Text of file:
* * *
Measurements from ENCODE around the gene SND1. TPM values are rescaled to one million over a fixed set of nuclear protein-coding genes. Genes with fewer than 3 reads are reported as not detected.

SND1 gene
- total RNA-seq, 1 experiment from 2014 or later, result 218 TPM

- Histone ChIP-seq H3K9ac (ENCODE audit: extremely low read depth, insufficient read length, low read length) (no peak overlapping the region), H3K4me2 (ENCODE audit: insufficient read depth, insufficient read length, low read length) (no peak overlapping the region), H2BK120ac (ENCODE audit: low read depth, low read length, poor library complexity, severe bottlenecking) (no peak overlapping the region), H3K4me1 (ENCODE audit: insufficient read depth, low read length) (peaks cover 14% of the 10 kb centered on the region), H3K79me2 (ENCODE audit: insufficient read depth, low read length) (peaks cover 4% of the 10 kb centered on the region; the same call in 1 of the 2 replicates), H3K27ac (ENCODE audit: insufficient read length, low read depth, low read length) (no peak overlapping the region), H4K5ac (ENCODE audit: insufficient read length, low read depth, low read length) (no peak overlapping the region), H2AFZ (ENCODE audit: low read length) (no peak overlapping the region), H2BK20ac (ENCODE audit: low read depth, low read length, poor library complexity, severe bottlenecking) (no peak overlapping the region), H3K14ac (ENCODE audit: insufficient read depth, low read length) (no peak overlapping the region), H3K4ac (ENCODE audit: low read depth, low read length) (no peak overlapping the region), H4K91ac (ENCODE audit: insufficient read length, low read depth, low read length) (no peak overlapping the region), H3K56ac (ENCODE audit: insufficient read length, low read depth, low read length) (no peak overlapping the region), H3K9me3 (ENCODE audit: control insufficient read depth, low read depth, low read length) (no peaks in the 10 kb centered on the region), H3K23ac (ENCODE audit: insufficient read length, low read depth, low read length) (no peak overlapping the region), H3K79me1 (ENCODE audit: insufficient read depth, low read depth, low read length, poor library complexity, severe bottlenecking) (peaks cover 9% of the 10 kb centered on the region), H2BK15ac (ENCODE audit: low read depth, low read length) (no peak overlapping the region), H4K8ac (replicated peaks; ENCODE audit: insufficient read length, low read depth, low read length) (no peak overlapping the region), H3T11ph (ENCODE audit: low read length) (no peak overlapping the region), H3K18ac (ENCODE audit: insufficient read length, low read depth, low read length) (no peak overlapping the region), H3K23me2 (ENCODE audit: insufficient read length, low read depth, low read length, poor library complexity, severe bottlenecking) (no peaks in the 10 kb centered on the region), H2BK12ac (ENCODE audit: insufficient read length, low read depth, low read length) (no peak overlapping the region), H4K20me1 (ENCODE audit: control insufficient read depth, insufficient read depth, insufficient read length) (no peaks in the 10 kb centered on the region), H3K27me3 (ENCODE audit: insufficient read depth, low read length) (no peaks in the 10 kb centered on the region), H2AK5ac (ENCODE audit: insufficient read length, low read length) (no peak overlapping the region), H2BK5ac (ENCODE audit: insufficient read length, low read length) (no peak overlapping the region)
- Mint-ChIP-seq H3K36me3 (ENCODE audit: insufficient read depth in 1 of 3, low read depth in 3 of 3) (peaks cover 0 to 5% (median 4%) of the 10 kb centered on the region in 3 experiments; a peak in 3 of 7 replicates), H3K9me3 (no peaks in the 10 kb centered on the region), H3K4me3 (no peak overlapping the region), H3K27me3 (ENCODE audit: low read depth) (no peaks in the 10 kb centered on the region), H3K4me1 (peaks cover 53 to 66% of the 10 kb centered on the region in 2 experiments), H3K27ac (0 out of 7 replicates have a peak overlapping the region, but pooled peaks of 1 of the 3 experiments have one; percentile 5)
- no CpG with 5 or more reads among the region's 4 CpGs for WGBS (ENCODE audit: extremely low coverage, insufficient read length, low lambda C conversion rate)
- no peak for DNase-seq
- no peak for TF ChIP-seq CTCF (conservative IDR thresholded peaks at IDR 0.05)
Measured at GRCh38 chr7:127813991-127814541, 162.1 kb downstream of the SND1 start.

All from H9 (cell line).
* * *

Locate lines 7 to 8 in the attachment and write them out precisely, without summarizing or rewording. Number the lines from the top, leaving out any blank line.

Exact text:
- no peak for DNase-seq
- no peak for TF ChIP-seq CTCF (conservative IDR thresholded peaks at IDR 0.05)